BNC London: Cronje Q&A – Coalition and electoral challenges post-May 29

At the BizNews Conference in London, Frans Cronje discussed the ANC’s electoral prospects, the influence of Jacob Zuma, and the dynamics between the ANC and EFF. He analysed the ANC’s strategic behaviour and potential alliances, emphasizing the pragmatic and cautious approach the party often takes. Cronje highlighted the complexities within the ANC and its resistance to extreme leftist policies, suggesting that despite internal and external challenges, a complete collapse of the ANC or South African governance is unlikely. He also addressed the implications for smaller parties and the potential for future political and economic recovery in South Africa.

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Summary of the Q&A session with Frans Cronje at BNC London

In a discussion at the BizNews Conference in London, Frans Cronje shared his insights on South Africa’s political landscape, focusing on the ANC’s position and prospects. He highlighted the strategic importance of Jacob Zuma’s influence, suggesting that Zuma could command around 10% of the vote, impacting both the ANC and EFF’s performance. Cronje explained that the ANC, despite internal divisions, aims to regulate rather than seize the means of production, contrasting with the EFF’s more radical approach.

The conversation delved into the potential alliances between the ANC and smaller parties, with Cronje emphasizing the ANC’s pragmatic nature and tendency to retreat when facing strong resistance. He noted that the ANC might strike deals with minor parties to maintain power, but internal corruption and ideological shifts could complicate this.

Cronje also discussed the strategic challenges the ANC faces, including the risk of becoming a rural, regional party if it fails to adapt to the aspirations of the urban middle class. He expressed cautious optimism about South Africa’s resilience, citing the country’s natural immunity to bad governance and the potential for economic recovery.

On the topic of the National Health Insurance (NHI) bill, Cronje argued that the ANC’s actions are driven by the balance of forces. If the business sector strongly resists, the ANC might reconsider its stance. He criticized corporate South Africa’s lack of firm resistance, suggesting that effective opposition could force the ANC to change course.

In summary, while acknowledging the risks of an ANC-EFF alliance and potential policy missteps, Cronje remained optimistic about South Africa’s long-term prospects, provided there is strategic resistance to misguided policies and a focus on preserving liberal democratic values.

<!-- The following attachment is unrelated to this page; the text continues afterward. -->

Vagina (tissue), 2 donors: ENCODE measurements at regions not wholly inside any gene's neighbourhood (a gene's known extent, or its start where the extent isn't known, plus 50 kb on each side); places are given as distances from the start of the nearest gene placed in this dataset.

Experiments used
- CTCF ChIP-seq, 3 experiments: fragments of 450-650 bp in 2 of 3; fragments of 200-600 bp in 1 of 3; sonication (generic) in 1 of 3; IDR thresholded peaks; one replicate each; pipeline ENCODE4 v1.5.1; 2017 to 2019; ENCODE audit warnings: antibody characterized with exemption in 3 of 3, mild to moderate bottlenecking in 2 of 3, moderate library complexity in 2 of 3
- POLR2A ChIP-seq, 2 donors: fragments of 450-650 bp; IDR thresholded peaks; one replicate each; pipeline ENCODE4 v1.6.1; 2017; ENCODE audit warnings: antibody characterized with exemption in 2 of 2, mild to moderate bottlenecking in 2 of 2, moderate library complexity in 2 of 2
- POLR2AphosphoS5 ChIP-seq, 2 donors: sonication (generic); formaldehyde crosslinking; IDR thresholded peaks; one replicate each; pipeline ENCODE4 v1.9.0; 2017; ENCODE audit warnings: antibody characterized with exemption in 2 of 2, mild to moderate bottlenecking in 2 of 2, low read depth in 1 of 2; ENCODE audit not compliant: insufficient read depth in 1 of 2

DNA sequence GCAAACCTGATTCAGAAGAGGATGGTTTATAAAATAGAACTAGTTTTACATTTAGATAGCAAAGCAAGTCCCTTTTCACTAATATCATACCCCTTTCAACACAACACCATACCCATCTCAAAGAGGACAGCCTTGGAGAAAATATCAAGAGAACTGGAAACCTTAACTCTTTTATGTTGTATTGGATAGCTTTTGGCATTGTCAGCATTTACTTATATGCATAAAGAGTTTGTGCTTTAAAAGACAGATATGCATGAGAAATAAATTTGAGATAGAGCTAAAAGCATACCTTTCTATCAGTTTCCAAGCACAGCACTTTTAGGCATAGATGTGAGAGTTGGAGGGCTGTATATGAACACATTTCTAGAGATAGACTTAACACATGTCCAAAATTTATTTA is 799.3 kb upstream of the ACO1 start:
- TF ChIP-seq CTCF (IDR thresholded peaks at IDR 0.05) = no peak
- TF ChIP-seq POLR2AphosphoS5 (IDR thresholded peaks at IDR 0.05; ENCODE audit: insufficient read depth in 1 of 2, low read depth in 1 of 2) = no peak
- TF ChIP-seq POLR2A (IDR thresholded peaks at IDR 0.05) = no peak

Edited transcript of the Q&A session with Frans Cronje at BNC London

Alec Hogg [00:00:07] I know it because what you were saying, ANC can be back to 50%. That’s very different to what most people are saying.

Frans Cronje [00:00:15] Well, until two years ago, everyone in the polling world had them at 47, 48, 49, 50, 51, 52. The only reason they’re not there is that Mr. Zuma has taken a chunk of them, and a big chunk out of the IFS. Now he’s very capable. Zuma is serious about going to war on this stuff. He’s very popular in South Africa. I’ve spoken to people in high places in South Africa, and they exclaim, “It’s impossible. How could anyone vote for that man?” But he’s cast himself well. It’s not his policies or manifesto that win support; he’s cast himself as the fallen comrade, the hero who is flawed but relatable. He’s now been maligned and persecuted by a distant and aloof ANC that’s more comfortable in the glistening towers of Sandton. This resonates with a substantial number of voters. As long as he can hold that, he can approach 10% of the vote in this election.

Alec Hogg [00:01:51] So if he takes 10% and the EFF takes 10%, how’s the ANC going to get close to 50%?

Frans Cronje [00:01:59] If he takes 10% and the EFF takes 10%, let’s say he’s eating into the EFF’s share. The EFF might do about 9%. The ANC sits in that 45 to 50 band. We need to understand that the EFF and the ANC might look the same, but they represent two fundamentally different strains of the liberation movement. The ANC aims to regulate the means of production to the state’s advantage, not to seize it. The EFF wishes to seize it, even if it means destruction, to build a utopia. The ANC is conservative when it runs into trouble, whereas the EFF will proceed regardless of resistance. This division within the ANC is well understood. There’s resistance to an ANC-EFF deal because it would mark a profound shift in philosophy and could be destructive. It would also cause internal division over patronage. If the ANC strikes a deal with the EFF, it would compromise their leadership and philosophy.